For a reminder that there is much about Britain that is still glorious, just hop aboard the British Pullman (0845 077 2222, Decked out in a distinctive brown and cream livery, its classic carriages from the 1920s and 30s offer day trips to many top attractions including Bath, Chartwell House (the home of Sir Winston Churchill) and the gardens at Sissinghurst. A sister train, the Northern Belle, covers northerly routes to destinations such as Stratford-upon-Avon, Portmeirion and the Lake District. A champagne lunch or dinner is included and some trips coincide with events such as horseracing at Ascot, the Edinburgh Military Tattoo in August or a chance to hear Christmas carols sung at Canterbury Cathedral. A good choice for a special celebration, the British Pullman also offers excursions hauled by steam train, as well as short breaks staying in hotels such as The Ritz in London.

Swiss mountains

The greatest wonder of Switzerland's railways is not their audacious scaling of snowy mountains, dramatic bounding over raging rivers or scenic skirting of mirror-bright lakes. It's the awesome punctuality. If it's Tiefencastel, it must be 12:47 - no need to look at your watch. While the Glacier Express, which follows the 181-mile narrow-gauge line linking the resorts of Zermatt and St Moritz, is its most famous panoramic train ride, the whole country is so beautiful visitors soon become glued to their carriage window. Roam at whim with a railcard from Swiss Passes (0844 585 8508,, who can also book tickets for the steep cog railway lines, including one that climbs up to the highest station in Europe at Jungfraujoch. Great Rail Journeys (01904 527120, offers escorted group tours to Switzerland, travelling by first class rail from London.


My globetrotting career began one wet Monday morning in 1985 when I went to London's Liverpool Street station and caught a train to Hong Kong. Since then I've travelled all over the world on assignments for numerous publications, in particular the Daily Telegraph newspaper and British Marie Claire.

My London

Where I always grab a coffee: At home, which is close to the Angel Underground station in Islington, north London, where there are so many travel writers living I used to hold a regular party every year - but of course, many of them were away... My other favourite coffee haunt is Bar Italia in Soho (22 Frith St), usually at about 3am when it's packed with lots of entertaining people who don't want their wild night to stop - myself included.

My favourite stroll: A walk across any London bridge is always rewarding and rich with historic associations. Head to Westminster Bridge and it's hard not to think of the poet Wordsworth celebrating its uplifting city views in his sonnet 'Composed upon Westminster Bridge, September 3, 1802', while London Bridge often brings to mind TS Eliot pondering its rush hour commuters in 'The Waste Land' (1922).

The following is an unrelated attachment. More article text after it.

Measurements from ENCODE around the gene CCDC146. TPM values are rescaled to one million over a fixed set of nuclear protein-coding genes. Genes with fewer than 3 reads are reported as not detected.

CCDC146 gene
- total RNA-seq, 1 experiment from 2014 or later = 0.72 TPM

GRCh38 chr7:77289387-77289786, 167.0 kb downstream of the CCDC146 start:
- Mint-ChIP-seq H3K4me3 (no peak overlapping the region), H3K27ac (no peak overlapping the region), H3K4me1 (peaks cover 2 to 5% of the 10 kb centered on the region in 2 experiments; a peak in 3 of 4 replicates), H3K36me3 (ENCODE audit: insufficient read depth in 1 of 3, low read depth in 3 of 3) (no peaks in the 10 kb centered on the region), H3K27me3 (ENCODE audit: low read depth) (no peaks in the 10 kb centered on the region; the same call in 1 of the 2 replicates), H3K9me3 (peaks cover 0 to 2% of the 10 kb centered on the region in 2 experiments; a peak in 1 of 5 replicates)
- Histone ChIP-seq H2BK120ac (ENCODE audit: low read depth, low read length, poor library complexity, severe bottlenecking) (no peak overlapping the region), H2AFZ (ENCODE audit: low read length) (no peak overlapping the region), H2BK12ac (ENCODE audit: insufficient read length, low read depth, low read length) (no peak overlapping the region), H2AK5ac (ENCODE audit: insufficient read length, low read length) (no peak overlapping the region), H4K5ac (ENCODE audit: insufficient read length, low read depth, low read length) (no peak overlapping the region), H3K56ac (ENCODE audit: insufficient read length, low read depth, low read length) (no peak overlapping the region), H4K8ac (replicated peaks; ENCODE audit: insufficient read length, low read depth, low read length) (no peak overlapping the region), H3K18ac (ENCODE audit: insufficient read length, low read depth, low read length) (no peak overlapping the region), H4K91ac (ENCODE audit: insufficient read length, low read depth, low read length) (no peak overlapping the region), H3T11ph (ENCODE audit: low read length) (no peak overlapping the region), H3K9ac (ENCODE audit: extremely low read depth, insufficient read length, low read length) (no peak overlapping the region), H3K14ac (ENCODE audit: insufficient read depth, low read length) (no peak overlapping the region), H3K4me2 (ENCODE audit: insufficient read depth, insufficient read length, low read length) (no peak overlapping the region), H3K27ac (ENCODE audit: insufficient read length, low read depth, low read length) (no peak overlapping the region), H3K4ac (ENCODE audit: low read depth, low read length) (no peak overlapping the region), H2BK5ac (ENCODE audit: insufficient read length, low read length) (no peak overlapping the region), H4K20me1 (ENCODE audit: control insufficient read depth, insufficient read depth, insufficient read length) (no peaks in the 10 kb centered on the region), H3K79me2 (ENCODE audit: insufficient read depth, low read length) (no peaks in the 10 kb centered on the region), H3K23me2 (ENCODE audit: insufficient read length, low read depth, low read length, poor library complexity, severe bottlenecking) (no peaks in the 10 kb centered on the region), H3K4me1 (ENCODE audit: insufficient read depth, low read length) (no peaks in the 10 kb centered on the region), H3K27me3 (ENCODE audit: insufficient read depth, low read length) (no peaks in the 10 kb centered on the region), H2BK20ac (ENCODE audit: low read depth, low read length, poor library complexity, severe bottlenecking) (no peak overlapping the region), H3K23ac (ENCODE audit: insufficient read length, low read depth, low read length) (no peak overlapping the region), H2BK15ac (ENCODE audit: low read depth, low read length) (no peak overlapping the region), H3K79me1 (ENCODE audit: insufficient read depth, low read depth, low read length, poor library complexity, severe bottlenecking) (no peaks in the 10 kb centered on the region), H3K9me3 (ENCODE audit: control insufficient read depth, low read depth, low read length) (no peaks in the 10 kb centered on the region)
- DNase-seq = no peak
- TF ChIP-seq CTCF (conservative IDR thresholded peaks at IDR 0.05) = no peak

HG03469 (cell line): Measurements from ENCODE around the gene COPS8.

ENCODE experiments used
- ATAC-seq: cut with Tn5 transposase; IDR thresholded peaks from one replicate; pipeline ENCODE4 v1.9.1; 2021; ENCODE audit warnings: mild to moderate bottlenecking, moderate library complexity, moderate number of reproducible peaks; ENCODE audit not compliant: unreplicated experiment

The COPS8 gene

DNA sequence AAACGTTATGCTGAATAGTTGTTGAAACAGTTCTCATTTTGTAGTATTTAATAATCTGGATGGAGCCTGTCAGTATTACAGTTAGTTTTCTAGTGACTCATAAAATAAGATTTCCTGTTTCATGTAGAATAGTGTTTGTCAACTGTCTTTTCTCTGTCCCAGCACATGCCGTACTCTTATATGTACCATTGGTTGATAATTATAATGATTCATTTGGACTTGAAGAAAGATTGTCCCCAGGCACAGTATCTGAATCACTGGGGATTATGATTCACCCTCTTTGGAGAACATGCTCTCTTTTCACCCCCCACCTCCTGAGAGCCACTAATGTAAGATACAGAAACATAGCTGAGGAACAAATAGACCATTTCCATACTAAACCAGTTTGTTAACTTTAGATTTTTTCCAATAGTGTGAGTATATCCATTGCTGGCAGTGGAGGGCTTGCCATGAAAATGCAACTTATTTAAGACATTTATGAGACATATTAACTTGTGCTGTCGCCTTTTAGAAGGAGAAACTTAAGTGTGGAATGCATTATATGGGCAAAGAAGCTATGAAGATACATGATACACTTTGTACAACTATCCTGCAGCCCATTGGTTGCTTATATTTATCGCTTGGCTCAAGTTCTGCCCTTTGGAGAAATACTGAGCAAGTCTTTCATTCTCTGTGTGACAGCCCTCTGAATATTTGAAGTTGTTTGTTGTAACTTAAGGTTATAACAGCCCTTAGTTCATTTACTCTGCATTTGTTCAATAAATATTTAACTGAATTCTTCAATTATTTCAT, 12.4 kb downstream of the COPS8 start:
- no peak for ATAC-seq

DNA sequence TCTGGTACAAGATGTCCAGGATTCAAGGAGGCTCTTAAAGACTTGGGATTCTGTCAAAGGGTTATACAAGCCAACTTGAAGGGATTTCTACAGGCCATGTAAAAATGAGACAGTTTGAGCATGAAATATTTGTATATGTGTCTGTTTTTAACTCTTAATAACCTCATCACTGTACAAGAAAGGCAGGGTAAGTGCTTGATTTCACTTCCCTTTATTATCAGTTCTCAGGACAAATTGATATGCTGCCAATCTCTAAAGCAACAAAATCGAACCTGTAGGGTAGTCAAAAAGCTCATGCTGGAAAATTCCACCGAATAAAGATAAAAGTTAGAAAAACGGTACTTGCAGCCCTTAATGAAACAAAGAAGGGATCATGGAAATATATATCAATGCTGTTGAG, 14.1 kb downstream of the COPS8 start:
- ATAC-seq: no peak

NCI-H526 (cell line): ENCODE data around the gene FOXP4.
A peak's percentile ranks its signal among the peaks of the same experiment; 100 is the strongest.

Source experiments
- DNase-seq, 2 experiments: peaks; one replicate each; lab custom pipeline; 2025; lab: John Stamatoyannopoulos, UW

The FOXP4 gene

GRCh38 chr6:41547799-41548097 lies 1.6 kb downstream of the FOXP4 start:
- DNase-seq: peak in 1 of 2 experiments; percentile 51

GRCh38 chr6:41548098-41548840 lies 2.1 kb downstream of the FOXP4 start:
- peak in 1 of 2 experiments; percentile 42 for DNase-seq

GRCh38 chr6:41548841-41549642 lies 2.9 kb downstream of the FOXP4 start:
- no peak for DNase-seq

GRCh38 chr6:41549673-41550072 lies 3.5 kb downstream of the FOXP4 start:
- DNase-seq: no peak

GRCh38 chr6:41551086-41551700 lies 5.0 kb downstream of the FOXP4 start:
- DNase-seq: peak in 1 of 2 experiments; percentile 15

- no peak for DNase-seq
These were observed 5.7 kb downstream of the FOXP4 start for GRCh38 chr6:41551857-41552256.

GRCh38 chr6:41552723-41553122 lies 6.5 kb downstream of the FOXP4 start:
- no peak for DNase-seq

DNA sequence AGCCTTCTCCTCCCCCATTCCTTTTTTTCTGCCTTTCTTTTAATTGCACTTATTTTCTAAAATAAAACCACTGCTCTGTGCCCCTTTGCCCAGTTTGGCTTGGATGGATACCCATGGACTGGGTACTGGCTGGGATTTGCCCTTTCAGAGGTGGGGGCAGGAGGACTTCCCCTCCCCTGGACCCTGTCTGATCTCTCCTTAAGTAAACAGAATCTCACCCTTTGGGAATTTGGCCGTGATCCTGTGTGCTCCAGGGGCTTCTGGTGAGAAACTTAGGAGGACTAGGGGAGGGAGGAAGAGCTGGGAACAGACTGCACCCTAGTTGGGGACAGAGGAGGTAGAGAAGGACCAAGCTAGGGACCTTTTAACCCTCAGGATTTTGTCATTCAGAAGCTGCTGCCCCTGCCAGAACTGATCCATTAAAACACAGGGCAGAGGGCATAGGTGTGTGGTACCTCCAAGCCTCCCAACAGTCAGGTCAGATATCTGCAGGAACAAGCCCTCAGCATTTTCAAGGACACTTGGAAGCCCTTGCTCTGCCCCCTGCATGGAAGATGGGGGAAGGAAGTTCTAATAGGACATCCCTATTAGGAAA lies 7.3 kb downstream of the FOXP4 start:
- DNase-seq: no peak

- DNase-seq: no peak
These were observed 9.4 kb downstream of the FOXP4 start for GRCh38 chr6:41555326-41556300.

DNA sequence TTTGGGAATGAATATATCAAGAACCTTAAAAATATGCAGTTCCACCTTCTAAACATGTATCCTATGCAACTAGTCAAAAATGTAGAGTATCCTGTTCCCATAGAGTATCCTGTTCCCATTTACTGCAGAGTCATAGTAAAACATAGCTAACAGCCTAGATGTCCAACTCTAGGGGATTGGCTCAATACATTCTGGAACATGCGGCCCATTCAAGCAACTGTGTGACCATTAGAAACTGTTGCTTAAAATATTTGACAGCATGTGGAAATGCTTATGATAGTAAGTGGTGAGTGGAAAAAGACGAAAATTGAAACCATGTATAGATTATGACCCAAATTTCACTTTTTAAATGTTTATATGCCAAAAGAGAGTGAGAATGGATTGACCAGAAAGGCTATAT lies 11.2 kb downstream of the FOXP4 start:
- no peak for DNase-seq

Fiction for inspiration: Salaam Brick Lane: A Year in the New East End, by Tarquin Hall, is an enjoyable and spirited introduction to the great jumble of human stories that is modern life in London. For more books about the capital, make a beeline for the Edwardian calm of Daunt Books in Marylebone High St ( where you can happily browse for hours.

Where to be seen: Drinking vintage Louis Roederer Champagne at the opulently gilded Beaufort Bar in the new-look Savoy Hotel (

The most breathtaking view: Climb up to the Golden Gallery of St Paul's Cathedral.

The best spot for some peace and quiet: Green Park ( gets a lot of use but somehow there is always a bench or patch of grass where you can grab a breather.

Shopaholics beware: For a spot of window-shopping, I always enjoy a bowl along Jermyn Street, just off Piccadilly, which is lined with venerable gentlemen's outfitters and specialist shops devoted to cigars, cheese and leather goods. If I need to buy a present, Heal's ( in Tottenham Court Road will always have something, or pop into the equally appealing Habitat next door.

City soundtrack: 'Up the Junction' by Squeeze is so very London... You should also load up 'Waterloo Sunset' by The Kinks, 'Itchycoo Park (The Small Faces), 'God Save The Queen' (Sex Pistols) and 'London's Calling' (The Clash).

Don’t leave without... drinking a proper pint of ale in an unreconstructed pub. Ye Olde Cheshire Cheese in Fleet St is satisfactorily ancient, while the Princess Louise in High Holborn is a magnificent piece of Victoriana. My local is the tiny Charles Lamb in Elia St, N1 ( - see you there...